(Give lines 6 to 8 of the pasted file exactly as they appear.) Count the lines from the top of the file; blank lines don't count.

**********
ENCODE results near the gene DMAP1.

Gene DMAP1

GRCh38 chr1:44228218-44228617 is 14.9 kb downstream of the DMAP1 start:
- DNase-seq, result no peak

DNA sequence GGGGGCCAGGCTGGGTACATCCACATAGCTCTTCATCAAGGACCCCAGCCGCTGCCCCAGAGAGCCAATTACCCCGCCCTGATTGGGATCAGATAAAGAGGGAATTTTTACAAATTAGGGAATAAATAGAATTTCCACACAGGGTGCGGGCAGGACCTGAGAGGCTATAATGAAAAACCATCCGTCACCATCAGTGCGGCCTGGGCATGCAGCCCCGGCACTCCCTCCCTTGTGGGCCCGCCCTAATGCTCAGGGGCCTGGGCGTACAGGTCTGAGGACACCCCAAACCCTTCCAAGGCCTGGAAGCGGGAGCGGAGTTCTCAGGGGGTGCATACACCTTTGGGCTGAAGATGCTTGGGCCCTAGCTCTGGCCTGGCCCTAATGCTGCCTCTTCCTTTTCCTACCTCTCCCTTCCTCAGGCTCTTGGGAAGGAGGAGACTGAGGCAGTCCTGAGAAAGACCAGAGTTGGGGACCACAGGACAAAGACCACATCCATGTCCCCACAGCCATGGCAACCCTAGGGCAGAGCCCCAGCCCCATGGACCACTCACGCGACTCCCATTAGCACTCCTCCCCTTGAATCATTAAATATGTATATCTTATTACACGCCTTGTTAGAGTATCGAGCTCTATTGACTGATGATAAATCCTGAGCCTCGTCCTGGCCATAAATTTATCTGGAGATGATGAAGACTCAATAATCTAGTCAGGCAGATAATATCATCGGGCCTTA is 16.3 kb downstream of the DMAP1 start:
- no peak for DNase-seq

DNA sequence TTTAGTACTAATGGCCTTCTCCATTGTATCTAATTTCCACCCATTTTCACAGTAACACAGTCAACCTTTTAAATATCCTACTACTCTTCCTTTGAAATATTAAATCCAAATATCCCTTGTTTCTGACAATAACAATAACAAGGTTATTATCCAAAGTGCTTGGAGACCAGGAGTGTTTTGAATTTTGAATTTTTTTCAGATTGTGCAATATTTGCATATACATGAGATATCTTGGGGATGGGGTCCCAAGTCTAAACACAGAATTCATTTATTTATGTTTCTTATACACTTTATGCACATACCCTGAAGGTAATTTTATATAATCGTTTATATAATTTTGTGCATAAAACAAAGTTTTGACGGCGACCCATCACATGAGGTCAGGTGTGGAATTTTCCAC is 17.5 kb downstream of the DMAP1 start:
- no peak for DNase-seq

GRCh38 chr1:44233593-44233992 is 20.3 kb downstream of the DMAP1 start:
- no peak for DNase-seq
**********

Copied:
- no peak for DNase-seq

DNA sequence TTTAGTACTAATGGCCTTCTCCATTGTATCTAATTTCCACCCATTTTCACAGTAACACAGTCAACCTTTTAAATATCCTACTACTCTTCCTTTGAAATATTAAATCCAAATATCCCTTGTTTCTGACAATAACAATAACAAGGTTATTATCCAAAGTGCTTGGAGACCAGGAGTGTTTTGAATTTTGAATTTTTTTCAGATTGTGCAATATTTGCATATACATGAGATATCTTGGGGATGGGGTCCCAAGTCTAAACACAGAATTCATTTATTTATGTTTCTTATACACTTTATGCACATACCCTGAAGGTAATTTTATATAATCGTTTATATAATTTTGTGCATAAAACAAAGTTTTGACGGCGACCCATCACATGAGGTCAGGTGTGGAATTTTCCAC is 17.5 kb downstream of the DMAP1 start:
- no peak for DNase-seq